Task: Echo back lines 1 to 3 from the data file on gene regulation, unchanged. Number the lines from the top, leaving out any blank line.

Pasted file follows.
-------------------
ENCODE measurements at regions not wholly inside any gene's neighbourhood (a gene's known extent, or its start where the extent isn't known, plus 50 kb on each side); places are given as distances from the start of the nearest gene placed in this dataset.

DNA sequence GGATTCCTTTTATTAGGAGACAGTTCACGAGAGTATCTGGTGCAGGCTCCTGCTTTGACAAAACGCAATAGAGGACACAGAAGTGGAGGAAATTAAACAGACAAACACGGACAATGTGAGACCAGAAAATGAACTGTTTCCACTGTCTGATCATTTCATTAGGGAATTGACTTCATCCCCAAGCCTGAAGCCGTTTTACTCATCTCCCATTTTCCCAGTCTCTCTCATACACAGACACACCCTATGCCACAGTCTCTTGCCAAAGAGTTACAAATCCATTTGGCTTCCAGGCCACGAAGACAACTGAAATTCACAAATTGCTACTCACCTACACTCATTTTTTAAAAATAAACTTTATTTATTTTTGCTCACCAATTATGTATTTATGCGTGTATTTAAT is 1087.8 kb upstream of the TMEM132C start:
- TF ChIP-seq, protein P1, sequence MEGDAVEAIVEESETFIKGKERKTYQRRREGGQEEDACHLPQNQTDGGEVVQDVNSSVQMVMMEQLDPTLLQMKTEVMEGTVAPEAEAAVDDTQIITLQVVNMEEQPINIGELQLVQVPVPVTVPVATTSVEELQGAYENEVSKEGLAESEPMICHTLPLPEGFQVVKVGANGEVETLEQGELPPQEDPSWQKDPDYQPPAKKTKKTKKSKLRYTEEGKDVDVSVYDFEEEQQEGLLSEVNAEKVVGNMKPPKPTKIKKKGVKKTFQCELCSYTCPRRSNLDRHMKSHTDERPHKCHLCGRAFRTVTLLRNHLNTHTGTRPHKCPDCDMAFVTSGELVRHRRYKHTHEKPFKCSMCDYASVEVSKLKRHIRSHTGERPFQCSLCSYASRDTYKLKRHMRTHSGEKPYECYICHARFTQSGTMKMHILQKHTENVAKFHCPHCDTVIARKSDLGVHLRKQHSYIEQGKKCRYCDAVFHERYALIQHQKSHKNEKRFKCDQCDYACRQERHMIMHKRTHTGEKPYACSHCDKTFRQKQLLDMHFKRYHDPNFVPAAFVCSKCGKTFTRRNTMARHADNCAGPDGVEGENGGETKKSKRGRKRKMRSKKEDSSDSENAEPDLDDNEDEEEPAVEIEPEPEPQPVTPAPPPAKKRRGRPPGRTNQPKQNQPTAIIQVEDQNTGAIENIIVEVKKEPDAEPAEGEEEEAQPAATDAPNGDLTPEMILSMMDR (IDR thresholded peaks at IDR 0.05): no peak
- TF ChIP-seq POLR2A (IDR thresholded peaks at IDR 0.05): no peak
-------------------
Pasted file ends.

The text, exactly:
ENCODE measurements at regions not wholly inside any gene's neighbourhood (a gene's known extent, or its start where the extent isn't known, plus 50 kb on each side); places are given as distances from the start of the nearest gene placed in this dataset.

DNA sequence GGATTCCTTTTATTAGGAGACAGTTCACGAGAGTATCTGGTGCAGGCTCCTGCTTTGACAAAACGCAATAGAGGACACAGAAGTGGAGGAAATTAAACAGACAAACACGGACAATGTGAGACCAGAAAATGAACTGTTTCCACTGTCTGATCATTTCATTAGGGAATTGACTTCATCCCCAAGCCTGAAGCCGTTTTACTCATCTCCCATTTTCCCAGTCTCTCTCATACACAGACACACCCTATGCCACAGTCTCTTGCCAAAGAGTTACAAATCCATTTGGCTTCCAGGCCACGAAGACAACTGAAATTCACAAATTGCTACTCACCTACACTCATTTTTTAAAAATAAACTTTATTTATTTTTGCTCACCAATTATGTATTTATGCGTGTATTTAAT is 1087.8 kb upstream of the TMEM132C start:
- TF ChIP-seq, protein P1, sequence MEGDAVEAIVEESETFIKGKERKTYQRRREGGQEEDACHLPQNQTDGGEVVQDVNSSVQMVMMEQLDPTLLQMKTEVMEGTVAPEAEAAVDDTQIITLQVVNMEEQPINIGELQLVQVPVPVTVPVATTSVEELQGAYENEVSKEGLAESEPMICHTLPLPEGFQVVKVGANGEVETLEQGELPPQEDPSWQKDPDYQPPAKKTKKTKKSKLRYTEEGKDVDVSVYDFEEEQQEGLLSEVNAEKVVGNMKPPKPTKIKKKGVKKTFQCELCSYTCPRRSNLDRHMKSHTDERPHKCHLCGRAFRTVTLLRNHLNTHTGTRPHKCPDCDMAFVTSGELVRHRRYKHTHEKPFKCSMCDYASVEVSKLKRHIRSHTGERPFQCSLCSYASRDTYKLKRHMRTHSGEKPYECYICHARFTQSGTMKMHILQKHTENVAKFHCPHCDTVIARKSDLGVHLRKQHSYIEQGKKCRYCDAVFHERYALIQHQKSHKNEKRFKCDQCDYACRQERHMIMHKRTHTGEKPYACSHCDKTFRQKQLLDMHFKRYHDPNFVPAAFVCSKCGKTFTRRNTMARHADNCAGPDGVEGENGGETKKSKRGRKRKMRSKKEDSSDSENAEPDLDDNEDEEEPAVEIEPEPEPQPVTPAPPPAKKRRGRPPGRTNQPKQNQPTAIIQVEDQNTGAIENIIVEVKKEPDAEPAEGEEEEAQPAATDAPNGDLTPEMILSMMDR (IDR thresholded peaks at IDR 0.05): no peak